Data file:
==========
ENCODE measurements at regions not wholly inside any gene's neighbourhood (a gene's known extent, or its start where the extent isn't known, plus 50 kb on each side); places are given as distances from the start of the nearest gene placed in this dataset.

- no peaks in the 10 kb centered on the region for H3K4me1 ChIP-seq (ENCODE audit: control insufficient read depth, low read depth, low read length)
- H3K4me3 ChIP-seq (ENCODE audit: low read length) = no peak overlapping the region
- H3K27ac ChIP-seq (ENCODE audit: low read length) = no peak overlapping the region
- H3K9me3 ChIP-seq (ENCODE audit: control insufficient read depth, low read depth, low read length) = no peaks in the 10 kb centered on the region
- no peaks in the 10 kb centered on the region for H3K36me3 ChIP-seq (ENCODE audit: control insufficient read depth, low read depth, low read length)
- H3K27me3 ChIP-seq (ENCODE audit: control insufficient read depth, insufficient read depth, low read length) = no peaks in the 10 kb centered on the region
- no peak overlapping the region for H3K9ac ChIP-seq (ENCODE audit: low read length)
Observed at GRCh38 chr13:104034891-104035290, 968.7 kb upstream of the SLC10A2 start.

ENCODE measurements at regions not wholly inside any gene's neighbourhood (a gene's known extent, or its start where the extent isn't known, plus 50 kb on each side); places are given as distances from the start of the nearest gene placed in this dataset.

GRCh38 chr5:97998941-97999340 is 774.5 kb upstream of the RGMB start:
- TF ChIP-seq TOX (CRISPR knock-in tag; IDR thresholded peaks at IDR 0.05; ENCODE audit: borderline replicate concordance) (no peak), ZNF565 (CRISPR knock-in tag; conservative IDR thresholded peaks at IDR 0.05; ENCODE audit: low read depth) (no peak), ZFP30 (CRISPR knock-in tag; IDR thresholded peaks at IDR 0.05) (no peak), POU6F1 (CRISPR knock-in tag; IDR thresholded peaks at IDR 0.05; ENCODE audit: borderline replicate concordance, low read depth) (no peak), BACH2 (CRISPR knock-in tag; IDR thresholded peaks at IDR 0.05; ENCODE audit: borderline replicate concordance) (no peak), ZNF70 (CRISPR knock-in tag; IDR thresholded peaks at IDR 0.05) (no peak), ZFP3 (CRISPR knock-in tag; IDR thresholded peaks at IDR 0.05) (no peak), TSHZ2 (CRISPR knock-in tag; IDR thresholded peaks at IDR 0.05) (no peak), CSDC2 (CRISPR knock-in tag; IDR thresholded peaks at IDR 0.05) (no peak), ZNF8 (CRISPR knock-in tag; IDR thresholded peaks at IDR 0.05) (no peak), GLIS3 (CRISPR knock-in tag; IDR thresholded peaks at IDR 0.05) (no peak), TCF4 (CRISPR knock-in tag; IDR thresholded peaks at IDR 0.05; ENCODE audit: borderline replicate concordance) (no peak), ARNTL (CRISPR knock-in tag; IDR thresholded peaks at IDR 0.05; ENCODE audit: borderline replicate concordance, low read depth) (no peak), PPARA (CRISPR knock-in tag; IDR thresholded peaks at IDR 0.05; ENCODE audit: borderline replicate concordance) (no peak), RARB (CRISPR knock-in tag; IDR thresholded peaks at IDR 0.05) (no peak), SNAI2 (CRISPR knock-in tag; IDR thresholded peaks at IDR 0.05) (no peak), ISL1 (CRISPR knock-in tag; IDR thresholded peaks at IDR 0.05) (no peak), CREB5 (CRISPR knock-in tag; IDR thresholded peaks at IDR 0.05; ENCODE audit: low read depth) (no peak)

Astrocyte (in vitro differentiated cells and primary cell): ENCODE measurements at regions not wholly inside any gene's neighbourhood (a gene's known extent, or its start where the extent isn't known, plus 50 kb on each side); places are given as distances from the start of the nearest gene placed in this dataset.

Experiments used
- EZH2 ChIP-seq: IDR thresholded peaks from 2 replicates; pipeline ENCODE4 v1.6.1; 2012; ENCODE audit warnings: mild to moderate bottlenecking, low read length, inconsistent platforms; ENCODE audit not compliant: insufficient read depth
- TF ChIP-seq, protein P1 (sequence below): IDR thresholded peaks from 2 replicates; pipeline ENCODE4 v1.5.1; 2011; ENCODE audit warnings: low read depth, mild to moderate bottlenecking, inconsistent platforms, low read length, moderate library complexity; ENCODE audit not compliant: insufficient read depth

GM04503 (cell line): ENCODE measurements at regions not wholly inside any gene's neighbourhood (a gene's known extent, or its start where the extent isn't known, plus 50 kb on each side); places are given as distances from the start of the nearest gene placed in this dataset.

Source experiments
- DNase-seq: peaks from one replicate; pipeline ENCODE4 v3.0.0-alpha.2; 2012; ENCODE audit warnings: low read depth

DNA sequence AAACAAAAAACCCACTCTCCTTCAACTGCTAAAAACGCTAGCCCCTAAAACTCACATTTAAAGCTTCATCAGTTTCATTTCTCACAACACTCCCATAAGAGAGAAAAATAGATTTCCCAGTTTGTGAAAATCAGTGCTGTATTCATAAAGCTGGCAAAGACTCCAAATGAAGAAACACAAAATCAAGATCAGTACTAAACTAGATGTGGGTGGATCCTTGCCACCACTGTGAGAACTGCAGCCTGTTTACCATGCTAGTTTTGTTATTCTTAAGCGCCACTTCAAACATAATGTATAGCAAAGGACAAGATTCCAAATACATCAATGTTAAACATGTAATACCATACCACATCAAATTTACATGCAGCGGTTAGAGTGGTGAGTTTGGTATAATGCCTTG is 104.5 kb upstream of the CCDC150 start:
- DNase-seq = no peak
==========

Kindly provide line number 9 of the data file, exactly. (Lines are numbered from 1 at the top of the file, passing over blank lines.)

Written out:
Observed at GRCh38 chr13:104034891-104035290, 968.7 kb upstream of the SLC10A2 start.